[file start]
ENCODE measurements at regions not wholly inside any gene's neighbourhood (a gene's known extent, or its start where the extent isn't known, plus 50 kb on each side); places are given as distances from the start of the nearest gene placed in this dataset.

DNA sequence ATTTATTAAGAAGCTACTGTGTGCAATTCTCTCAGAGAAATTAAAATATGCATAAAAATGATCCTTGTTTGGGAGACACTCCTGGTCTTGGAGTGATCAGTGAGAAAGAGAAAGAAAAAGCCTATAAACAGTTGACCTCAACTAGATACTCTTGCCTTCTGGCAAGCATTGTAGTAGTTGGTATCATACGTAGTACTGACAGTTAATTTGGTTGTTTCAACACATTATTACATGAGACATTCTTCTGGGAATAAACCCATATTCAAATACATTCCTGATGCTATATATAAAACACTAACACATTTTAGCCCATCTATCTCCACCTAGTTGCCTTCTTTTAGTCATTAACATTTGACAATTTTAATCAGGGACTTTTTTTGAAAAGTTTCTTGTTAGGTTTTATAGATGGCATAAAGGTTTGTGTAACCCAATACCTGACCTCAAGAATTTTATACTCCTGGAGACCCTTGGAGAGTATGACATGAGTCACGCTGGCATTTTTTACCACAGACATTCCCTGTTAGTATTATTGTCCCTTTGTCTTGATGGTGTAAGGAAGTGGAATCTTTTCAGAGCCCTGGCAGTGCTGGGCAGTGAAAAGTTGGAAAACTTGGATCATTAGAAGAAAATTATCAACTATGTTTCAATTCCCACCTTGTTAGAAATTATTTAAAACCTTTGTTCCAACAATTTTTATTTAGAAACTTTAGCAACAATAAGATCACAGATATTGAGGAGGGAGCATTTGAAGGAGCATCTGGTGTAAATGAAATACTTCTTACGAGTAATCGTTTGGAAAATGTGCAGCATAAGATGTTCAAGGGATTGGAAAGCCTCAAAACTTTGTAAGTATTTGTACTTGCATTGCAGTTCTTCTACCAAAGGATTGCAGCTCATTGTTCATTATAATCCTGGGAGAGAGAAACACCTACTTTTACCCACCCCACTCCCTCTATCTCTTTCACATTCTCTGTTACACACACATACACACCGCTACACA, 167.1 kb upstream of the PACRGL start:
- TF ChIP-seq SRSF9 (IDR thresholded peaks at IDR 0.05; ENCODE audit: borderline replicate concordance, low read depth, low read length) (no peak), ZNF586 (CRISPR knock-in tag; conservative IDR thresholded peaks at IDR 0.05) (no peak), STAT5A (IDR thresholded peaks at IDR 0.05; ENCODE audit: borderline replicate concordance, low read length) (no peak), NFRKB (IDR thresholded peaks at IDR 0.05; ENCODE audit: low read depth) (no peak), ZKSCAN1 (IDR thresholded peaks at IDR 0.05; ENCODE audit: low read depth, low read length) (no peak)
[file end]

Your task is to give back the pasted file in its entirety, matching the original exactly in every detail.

ENCODE measurements at regions not wholly inside any gene's neighbourhood (a gene's known extent, or its start where the extent isn't known, plus 50 kb on each side); places are given as distances from the start of the nearest gene placed in this dataset.

DNA sequence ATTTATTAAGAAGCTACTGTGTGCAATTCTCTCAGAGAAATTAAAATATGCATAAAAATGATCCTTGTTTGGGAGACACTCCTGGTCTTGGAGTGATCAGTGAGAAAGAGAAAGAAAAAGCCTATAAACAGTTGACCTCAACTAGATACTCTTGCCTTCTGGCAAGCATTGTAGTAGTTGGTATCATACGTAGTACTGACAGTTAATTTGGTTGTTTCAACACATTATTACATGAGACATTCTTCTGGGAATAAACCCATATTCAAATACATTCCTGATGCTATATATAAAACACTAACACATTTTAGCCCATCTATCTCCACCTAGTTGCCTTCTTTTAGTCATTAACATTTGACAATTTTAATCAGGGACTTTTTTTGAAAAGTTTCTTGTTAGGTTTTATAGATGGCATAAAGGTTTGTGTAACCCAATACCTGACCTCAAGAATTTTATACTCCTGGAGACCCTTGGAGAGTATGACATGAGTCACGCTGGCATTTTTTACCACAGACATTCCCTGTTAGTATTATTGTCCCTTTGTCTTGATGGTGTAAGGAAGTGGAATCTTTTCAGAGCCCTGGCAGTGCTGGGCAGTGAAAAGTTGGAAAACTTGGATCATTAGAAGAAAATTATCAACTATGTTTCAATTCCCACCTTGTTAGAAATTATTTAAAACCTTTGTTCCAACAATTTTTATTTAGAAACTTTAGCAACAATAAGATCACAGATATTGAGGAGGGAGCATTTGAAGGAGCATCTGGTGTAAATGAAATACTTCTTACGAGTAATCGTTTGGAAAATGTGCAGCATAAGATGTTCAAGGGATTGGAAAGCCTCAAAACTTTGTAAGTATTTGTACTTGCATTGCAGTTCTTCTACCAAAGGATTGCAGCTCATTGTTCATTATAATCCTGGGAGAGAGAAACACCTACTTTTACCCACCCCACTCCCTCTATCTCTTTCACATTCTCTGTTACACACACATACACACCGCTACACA, 167.1 kb upstream of the PACRGL start:
- TF ChIP-seq SRSF9 (IDR thresholded peaks at IDR 0.05; ENCODE audit: borderline replicate concordance, low read depth, low read length) (no peak), ZNF586 (CRISPR knock-in tag; conservative IDR thresholded peaks at IDR 0.05) (no peak), STAT5A (IDR thresholded peaks at IDR 0.05; ENCODE audit: borderline replicate concordance, low read length) (no peak), NFRKB (IDR thresholded peaks at IDR 0.05; ENCODE audit: low read depth) (no peak), ZKSCAN1 (IDR thresholded peaks at IDR 0.05; ENCODE audit: low read depth, low read length) (no peak)